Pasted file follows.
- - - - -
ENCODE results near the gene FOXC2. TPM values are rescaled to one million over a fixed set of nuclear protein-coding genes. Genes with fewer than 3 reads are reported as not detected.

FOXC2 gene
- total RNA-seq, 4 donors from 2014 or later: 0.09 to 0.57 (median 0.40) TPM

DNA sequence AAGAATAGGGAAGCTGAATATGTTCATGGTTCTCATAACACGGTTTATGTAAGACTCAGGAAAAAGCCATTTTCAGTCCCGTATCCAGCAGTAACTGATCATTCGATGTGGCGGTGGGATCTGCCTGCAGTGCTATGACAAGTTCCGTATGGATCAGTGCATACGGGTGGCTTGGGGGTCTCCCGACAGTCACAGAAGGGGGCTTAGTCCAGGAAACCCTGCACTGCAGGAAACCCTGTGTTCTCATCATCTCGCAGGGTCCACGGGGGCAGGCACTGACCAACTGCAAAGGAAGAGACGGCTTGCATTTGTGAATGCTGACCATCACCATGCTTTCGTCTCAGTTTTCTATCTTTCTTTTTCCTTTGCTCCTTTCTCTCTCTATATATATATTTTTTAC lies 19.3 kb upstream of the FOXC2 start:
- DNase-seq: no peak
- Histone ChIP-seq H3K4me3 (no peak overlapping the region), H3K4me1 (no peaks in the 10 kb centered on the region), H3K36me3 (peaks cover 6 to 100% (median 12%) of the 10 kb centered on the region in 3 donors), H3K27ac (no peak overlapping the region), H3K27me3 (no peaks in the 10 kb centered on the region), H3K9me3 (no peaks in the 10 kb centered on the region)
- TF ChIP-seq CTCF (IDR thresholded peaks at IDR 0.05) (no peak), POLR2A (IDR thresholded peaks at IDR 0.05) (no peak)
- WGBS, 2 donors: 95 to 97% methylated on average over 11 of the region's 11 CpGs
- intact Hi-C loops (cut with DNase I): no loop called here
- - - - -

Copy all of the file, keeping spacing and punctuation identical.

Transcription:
ENCODE results near the gene FOXC2. TPM values are rescaled to one million over a fixed set of nuclear protein-coding genes. Genes with fewer than 3 reads are reported as not detected.

FOXC2 gene
- total RNA-seq, 4 donors from 2014 or later: 0.09 to 0.57 (median 0.40) TPM

DNA sequence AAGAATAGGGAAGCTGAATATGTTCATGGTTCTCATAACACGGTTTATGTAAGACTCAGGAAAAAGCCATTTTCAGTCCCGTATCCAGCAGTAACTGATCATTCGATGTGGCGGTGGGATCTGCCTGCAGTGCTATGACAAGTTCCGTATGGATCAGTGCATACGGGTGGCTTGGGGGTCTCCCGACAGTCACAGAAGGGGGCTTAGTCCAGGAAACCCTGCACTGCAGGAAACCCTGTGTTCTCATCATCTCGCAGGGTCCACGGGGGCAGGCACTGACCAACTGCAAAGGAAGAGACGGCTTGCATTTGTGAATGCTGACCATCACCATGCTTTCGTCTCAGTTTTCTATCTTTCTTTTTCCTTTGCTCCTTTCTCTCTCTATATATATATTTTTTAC lies 19.3 kb upstream of the FOXC2 start:
- DNase-seq: no peak
- Histone ChIP-seq H3K4me3 (no peak overlapping the region), H3K4me1 (no peaks in the 10 kb centered on the region), H3K36me3 (peaks cover 6 to 100% (median 12%) of the 10 kb centered on the region in 3 donors), H3K27ac (no peak overlapping the region), H3K27me3 (no peaks in the 10 kb centered on the region), H3K9me3 (no peaks in the 10 kb centered on the region)
- TF ChIP-seq CTCF (IDR thresholded peaks at IDR 0.05) (no peak), POLR2A (IDR thresholded peaks at IDR 0.05) (no peak)
- WGBS, 2 donors: 95 to 97% methylated on average over 11 of the region's 11 CpGs
- intact Hi-C loops (cut with DNase I): no loop called here